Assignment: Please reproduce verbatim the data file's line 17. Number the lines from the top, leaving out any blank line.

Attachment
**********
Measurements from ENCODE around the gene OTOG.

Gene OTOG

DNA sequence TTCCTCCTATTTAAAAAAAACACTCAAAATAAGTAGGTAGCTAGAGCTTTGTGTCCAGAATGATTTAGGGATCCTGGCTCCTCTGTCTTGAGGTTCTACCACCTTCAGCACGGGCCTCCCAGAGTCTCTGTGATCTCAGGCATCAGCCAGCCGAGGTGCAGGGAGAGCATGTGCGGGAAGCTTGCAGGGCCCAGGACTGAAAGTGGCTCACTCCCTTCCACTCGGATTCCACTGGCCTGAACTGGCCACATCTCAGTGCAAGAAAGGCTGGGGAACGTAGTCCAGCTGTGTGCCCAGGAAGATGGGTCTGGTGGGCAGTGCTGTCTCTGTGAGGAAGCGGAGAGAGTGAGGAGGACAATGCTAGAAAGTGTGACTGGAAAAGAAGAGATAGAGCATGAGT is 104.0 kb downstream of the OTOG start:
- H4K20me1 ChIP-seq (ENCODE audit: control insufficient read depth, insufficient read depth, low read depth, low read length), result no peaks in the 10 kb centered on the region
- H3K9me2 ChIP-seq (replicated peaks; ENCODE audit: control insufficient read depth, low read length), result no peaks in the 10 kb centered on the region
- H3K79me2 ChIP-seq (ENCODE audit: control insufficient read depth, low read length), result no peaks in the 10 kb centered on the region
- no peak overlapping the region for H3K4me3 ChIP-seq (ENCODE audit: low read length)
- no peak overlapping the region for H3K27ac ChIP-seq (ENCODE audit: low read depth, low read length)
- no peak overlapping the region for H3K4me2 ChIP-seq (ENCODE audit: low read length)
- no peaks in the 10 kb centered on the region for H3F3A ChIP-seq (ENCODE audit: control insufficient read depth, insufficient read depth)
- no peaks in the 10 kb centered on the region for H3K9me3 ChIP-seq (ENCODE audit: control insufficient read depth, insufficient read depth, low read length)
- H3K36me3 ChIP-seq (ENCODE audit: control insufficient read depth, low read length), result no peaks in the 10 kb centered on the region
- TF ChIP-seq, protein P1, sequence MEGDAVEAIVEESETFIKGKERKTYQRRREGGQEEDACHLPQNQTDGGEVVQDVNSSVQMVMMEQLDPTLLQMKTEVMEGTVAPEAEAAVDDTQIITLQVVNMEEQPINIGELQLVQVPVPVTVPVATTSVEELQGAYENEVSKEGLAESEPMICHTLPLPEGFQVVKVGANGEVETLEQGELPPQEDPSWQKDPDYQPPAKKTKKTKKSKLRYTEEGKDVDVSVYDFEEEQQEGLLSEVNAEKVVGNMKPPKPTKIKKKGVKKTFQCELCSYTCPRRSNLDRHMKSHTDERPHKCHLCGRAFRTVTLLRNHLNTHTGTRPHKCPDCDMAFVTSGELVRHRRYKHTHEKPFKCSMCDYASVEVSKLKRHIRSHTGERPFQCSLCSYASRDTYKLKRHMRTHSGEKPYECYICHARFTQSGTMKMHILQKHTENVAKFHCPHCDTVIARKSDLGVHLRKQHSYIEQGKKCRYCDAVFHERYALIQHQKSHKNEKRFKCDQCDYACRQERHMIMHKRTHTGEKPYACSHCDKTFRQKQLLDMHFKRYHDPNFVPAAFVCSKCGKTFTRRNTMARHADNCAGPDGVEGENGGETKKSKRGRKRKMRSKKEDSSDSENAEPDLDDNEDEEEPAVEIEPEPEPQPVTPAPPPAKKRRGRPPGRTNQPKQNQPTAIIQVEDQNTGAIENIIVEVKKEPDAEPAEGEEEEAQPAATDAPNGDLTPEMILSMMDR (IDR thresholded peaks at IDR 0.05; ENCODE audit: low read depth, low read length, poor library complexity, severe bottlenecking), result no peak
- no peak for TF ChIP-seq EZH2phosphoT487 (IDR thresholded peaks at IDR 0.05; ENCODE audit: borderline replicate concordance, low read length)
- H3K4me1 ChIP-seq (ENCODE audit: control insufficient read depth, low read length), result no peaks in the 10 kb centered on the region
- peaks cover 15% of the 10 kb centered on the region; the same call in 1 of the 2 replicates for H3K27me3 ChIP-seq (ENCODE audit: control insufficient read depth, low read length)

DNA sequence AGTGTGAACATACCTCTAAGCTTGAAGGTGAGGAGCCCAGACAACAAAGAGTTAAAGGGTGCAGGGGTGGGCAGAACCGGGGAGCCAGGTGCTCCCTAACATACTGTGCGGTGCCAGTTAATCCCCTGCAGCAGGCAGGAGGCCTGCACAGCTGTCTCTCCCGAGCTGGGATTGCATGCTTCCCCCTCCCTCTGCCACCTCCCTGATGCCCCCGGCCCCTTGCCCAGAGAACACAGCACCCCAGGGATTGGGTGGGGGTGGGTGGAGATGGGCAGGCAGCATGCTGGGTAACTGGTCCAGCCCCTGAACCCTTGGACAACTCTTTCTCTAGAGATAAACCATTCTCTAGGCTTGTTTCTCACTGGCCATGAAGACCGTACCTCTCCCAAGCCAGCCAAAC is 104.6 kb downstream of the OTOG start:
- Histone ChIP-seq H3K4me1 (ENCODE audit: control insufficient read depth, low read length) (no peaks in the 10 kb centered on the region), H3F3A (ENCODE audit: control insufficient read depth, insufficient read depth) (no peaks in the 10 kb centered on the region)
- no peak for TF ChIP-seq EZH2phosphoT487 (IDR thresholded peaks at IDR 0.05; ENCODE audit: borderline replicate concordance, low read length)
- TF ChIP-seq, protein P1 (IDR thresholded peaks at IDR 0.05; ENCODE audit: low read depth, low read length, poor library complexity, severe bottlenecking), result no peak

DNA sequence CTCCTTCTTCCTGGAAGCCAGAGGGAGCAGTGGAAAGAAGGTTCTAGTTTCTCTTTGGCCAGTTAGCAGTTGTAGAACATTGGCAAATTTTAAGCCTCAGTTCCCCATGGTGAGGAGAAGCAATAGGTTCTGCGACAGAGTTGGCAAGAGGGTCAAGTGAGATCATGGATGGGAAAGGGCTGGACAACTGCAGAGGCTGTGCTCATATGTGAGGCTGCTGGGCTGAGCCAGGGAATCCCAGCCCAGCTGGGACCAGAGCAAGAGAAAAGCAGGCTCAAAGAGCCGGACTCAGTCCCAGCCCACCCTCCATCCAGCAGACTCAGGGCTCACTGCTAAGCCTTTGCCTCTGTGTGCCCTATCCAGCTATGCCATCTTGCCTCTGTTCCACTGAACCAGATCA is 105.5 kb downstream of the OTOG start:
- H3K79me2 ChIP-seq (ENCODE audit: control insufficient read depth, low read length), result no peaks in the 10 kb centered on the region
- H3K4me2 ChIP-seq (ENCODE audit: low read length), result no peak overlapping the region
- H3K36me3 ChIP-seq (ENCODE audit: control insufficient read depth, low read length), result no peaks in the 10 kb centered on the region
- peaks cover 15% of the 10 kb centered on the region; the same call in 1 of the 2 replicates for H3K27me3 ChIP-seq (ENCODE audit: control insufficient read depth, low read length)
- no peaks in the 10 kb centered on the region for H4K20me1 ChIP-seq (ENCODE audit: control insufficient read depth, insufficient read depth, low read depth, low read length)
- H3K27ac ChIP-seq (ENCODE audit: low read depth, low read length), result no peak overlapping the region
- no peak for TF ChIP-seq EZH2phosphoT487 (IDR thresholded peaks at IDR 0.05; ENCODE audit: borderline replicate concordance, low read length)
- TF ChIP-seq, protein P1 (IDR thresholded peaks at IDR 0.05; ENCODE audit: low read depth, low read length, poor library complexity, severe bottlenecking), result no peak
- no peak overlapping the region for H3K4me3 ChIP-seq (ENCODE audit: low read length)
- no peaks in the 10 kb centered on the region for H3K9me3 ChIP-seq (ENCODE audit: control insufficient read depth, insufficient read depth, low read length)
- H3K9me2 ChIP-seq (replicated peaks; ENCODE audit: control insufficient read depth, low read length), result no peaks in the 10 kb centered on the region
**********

DNA sequence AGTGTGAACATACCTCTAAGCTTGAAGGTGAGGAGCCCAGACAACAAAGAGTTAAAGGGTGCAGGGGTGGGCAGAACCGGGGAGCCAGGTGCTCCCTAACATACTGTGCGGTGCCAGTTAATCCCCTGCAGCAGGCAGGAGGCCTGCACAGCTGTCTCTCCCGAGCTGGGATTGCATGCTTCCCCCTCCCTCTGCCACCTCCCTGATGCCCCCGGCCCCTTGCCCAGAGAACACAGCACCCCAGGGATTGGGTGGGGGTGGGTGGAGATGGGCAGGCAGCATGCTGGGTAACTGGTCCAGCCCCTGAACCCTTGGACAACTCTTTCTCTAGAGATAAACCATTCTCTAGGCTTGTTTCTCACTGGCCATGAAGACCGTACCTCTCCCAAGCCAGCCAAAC is 104.6 kb downstream of the OTOG start: